Reflections on year 11 and year 9

This year, I nearly didn’t do a post reflecting on year 11 and year 9. Because, if I’m honest, I’ve almost forgotten the school year. But for the last couple of years, I have written posts reflecting on the end of the school year for my kids.

I now only have two kids in school and neither of them set foot back in their school buildings after 20th March. After over four months, it’s hard for me to remember what happened for them during the year, but I will do my best!

Year 9

While she was at school, my daughter continued to thrive academically. She works hard on all of her subjects all year round. At her school, they do GCSE RS in year 10, so she started her first GCSE course. She doesn’t find it the most interesting or easiest of subjects, but she will work hard at it and try to get a good grade.

This year they were given the choice to drop either DT or textiles, so she dropped DT. Textiles was a surprisingly demanding subject, with a lot of homework. I’ll admit that slightly annoyed me, as she never had any intention of doing it for GCSE and it seems a bit much to give a lot of homework for that sort of subject.

I don’t think there were any opportunities for my daughter to do anything extra-curricular in year 9. Her school isn’t as good at the extra-curricular stuff as her brother’s school anyway and what there is tends to all be in the summer term. And we all know that didn’t happen!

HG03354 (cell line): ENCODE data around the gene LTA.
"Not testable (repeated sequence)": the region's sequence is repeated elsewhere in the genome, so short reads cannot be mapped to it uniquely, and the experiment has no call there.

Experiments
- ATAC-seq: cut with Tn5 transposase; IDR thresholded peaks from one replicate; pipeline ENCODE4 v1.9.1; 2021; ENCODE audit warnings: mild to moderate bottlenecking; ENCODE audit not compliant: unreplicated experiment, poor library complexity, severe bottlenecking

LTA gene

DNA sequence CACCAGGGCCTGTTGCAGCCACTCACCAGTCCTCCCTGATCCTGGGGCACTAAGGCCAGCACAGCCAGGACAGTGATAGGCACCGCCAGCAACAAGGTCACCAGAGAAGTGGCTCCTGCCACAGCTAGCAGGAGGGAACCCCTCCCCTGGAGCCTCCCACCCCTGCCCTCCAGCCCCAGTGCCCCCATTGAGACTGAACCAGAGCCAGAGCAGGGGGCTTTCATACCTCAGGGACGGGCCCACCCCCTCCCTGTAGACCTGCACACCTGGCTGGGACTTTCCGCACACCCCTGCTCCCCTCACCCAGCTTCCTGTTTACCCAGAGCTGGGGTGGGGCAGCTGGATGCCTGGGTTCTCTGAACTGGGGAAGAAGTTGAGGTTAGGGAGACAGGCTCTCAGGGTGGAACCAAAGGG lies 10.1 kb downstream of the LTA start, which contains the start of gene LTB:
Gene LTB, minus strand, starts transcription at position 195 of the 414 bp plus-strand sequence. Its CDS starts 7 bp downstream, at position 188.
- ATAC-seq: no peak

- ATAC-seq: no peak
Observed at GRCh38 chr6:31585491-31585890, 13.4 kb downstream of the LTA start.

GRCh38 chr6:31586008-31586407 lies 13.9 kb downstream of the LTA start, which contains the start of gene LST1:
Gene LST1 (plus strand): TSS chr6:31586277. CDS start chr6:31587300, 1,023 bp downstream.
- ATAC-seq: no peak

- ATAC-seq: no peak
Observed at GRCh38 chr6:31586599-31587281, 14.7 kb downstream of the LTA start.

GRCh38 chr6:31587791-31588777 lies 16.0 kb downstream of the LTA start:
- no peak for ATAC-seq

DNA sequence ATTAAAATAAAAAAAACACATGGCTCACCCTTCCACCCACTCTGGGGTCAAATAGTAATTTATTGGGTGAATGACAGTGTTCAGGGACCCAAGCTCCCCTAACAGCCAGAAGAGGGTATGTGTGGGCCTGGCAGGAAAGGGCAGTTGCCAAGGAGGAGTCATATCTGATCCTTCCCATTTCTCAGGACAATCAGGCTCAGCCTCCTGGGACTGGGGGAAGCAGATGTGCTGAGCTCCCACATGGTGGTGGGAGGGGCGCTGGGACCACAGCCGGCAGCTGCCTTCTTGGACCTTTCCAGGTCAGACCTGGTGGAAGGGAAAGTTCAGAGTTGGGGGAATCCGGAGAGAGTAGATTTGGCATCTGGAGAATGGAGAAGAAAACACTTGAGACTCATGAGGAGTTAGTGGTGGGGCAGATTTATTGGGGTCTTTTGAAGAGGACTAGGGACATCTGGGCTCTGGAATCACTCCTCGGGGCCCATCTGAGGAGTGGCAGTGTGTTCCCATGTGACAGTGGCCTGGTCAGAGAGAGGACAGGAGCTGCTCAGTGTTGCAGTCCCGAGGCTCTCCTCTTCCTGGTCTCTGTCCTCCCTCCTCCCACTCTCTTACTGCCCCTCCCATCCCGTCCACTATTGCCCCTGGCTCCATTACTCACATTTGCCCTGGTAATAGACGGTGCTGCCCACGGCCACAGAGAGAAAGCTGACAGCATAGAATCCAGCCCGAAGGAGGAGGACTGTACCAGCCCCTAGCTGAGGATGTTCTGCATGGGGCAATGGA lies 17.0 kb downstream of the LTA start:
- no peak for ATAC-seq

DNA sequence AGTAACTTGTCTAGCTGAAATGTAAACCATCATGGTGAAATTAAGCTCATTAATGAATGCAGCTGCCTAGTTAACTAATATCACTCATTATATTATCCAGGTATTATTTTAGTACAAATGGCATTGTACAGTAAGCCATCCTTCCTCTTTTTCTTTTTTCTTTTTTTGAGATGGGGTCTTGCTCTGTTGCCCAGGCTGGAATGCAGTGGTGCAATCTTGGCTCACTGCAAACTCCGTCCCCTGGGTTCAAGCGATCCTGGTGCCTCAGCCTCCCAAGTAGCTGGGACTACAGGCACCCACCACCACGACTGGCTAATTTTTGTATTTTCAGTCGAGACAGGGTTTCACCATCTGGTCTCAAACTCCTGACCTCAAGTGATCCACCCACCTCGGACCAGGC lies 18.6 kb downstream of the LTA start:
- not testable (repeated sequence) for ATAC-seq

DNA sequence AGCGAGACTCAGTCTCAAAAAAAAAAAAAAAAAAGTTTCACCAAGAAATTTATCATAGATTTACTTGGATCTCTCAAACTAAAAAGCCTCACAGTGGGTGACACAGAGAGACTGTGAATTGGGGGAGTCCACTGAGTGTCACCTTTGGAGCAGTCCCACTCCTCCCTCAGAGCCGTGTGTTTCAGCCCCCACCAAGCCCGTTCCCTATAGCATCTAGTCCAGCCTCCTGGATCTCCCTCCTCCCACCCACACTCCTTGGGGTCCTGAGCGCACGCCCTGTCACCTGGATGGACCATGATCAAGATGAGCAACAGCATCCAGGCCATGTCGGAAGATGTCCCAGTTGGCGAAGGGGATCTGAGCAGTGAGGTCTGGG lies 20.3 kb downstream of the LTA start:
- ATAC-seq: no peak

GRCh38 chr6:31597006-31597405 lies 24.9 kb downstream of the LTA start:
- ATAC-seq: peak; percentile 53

At home, my daughter has done school work every day and made sure she completed all of it, whether that took her until 10am or 4pm. Most days, she was finished around lunchtime. This wasn’t ‘home schooling’ like lots of parents have had. She needed precisely no input from me. On the rare occasions she got stuck, she is lucky enough to have a very bright brother who covered the same stuff only two years ago and could help her.

Since May half-term, my daughter has been working only on her GCSE subjects. Generally her school starts GCSE at the start of year 10, unlike the increasing number of schools which start them in year. But the school saw sense in them focusing on their GCSEs while they were working at home, rather than getting distracted by subjects they wouldn’t be studying. They had a few live lessons for their GCSE subjects and also a weekly group chat with their tutor, to check on their wellbeing and any issues with lessons.

Drawing, Artwork, 366, Silent Sunday, My Sunday Photo

Socially, year 9 proved to be a tough one for my daughter, with a so-called ‘friend’ turning on her for no reason. Several of her other friends failed to take a stand against this girl and another ‘friend’, so my daughter was very relieved to not be at school. We will see what year 10 brings with the issue, but the distance has been good for her.

Year 11

Year 11 should, of course, have been a big year for my son. He is a naturally very bright boy, particularly at maths and sciences. Genuinely, he could sit his GCSEs without doing any revision and come out with 7s and 8s. But, thanks to lockdown and coronavirus, he didn’t sit his GCSEs. And he barely revised for his mocks.

I get the feeling, from parents’ evenings over the years, that my son had a bit of a dip in performance around the end of year 8 and into year 9. He was just enjoying life and his friends too much and not doing a lot of work. So teachers still express surprise at just how talented he is and how much of a pleasure he is to have in class.